It’s true: Some foods have a near-global appeal. No matter where you’re from or what your food preferences are, they speak the universal language of delicious.
Oftentimes these culinary all-stars are rather simple, and shine not just because they taste good, but because they have other inherently likable characteristics as well, such as an agreeable texture and ease of handling. One such food that immediately comes to my mind is the biscuit.
These simple, puffy clouds of carbohydrate goodness have a seemingly magical quality about them. Through the centuries they have been found everywhere from the sacks of traveling peasants to gilded baskets atop linen tablecloths.
They can be savory or sweet, and only get better when teamed with condiments such as butter, honey or gravy. Biscuits are also special in that they can be had for breakfast, lunch, dinner or a snack; eaten as a side; or, when cut in half, used for a sandwich.
When I told a colleague that I’d be making some, he asked if I use Bisquick. My eyes immediately shot daggers.
Yes, just like pancakes, waffles, cupcakes and so many other quickly prepared foods, mixes abound for biscuits. Some are quite good, too. But it’s not much more difficult to whip up your own mixture, which can save you money and allow you to tailor the recipe exactly to your liking.
Biscuits can be made a couple of ways. Both involve a process of pairing flour and fat, then making a batter from the wet and dry ingredients. To make a restaurant-quality round biscuit, you usually knead the dough, roll it out a few times and then fashion the biscuits using a circular mold. For me, that involves too much work, and makes a quick-bread not all that quick.
I prefer what’s called the quick-drop method. For this, after making the batter in a bowl, you simply scoop up a spoonful and plop it onto the sheet pan that you’ll then throw into the oven. The result is a more rustic-looking, one-of-a-kind biscuit. But it’s just as delicious as the round version.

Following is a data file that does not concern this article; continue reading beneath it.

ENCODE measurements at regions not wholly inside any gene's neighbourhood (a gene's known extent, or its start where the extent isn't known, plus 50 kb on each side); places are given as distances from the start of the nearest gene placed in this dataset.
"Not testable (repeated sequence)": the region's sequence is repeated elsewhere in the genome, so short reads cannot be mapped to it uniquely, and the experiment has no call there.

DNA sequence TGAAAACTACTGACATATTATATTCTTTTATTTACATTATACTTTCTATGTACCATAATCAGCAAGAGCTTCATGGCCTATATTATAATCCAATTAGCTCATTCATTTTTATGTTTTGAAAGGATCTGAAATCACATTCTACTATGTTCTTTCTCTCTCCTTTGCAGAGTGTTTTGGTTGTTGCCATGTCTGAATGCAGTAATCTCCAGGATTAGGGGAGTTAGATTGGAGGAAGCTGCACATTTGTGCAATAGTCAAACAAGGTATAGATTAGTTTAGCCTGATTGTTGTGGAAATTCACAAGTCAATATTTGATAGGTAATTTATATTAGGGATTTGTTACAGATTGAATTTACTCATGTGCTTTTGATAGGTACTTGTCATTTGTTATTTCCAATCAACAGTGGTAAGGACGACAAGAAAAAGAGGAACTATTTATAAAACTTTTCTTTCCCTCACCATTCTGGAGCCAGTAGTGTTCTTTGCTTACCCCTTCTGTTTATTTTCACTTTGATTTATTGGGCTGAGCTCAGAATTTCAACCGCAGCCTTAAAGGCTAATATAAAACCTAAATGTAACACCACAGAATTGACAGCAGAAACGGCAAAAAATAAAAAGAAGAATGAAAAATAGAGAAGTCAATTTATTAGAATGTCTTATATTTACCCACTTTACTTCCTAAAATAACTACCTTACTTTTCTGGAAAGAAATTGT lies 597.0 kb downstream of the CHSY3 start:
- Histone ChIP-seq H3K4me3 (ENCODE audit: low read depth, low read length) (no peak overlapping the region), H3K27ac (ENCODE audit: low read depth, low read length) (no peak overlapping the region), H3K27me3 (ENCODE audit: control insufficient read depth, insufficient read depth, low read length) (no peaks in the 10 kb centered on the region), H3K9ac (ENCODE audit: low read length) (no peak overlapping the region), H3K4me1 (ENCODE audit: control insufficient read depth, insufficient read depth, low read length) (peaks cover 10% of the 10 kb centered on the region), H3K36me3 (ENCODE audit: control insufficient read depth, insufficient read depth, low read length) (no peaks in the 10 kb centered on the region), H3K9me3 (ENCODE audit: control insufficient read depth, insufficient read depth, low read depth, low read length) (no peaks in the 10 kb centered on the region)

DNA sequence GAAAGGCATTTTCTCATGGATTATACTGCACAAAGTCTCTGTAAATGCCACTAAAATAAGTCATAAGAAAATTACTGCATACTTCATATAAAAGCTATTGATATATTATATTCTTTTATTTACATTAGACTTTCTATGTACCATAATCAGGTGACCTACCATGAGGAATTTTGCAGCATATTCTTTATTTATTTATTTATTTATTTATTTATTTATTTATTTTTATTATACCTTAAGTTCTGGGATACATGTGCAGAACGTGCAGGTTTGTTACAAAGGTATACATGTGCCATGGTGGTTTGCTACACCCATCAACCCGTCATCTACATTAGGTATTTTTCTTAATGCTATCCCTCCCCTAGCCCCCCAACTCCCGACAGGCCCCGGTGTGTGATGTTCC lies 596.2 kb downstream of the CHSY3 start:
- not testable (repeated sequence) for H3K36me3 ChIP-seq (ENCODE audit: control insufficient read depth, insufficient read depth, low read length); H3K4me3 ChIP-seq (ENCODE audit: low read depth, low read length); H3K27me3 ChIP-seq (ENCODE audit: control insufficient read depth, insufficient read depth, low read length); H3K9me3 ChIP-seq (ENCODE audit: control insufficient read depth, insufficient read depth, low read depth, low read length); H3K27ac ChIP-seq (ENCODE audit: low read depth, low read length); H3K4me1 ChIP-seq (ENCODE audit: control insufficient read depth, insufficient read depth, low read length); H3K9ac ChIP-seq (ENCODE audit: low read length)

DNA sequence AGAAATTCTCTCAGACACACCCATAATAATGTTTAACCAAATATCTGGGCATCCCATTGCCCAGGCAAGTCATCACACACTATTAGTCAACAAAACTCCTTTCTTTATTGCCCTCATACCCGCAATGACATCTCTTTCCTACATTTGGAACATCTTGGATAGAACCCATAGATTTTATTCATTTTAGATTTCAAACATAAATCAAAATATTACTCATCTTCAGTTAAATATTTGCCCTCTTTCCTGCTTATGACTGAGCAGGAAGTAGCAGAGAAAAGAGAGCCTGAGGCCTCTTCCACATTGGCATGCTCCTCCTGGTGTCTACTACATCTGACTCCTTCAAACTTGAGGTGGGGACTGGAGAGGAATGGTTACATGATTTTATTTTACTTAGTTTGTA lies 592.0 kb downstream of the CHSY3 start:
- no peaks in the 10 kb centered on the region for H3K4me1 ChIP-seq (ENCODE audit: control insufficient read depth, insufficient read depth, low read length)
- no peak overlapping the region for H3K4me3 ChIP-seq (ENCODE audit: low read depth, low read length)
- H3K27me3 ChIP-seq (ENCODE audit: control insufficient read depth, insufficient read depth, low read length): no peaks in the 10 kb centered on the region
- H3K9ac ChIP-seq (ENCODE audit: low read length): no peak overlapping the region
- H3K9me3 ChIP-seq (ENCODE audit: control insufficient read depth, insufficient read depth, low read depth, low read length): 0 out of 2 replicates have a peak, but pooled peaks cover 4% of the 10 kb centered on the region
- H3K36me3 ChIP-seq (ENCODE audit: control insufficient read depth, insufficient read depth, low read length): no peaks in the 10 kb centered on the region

The only tricky part of making biscuits is combining the flour and fat, which is usually butter or shortening. This, too, can be done a couple of ways. One method is to “cut” it in, and that involves taking two knives and slicing through the flour and butter away from each other. The other way, which I prefer, is the “rubbed in” method of gently rubbing the mixture between your thumbs and index finger. Either way, the goal is to create a dough that looks like coarse meal and spreads the fat throughout the mixture. It’s also important that the fat, in this case butter, stays very cold. I usually freeze my butter for a few minutes before using.
As said, biscuits can be host to a cornucopia of ingredients, from blueberries to bacon. One of my favorites, though, is cheese. This recipe below calls for a four-cheese blend, like the kind you find shredded and packaged at the store. Additionally, I use buttermilk for added flavor, but you can just as easily use whole milk instead (in that case, skip the additional baking soda and use 4 teaspoons of baking powder). Ready for a biscuit primer? Let’s mix.
FOUR-CHEESE BUTTERMILK BISCUITS
(Yield: 16-20 biscuits)
- 2 cups all-purpose flour
- 3 teaspoons baking powder
- 1 teaspoon baking soda
- 1 teaspoon garlic salt
- 4 tablespoons (half a stick) of butter, very cold
- 3/4 cup finely shredded four-cheese blend
- 1 1/2 cups buttermilk, very cold
- Optional: melted butter to top biscuit batter
Step 1: Preheat oven to 425 degrees. In a large bowl, whisk together the flour, baking powder, baking soda and garlic salt. If you don’t have a whisk, you can even do this with a fork.
Step 2: Cut the butter into small chunks and add to the flour mixture. Cut or rub in the butter until the dough appears mealy. Add the cheese and mix.
Step 3: Create a well in the middle and pour in the buttermilk. Mix briskly with a spatula or two for no more than a minute, or until the flour is moist. Use more buttermilk or flour if needed.
Step 4: Using a large spoon or an ice cream scoop that’s been sprayed with nonstick spray, scoop and drop the dough onto a baking sheet that’s been spritzed with nonstick spray. For added flavor and a browner appearance, baste the dropped biscuit batter with melted butter. Bake at 425 degrees for 20 to 25 minutes, or until the biscuits start to brown.
Congratulations: You just made cheese biscuits. Remember to use oven mitts when removing the tray, and let the biscuits cool slightly before devouring. Now that you are familiar with the biscuit process, experiment with other ingredients such as herbs, corn kernels or even dried fruit such as raisins.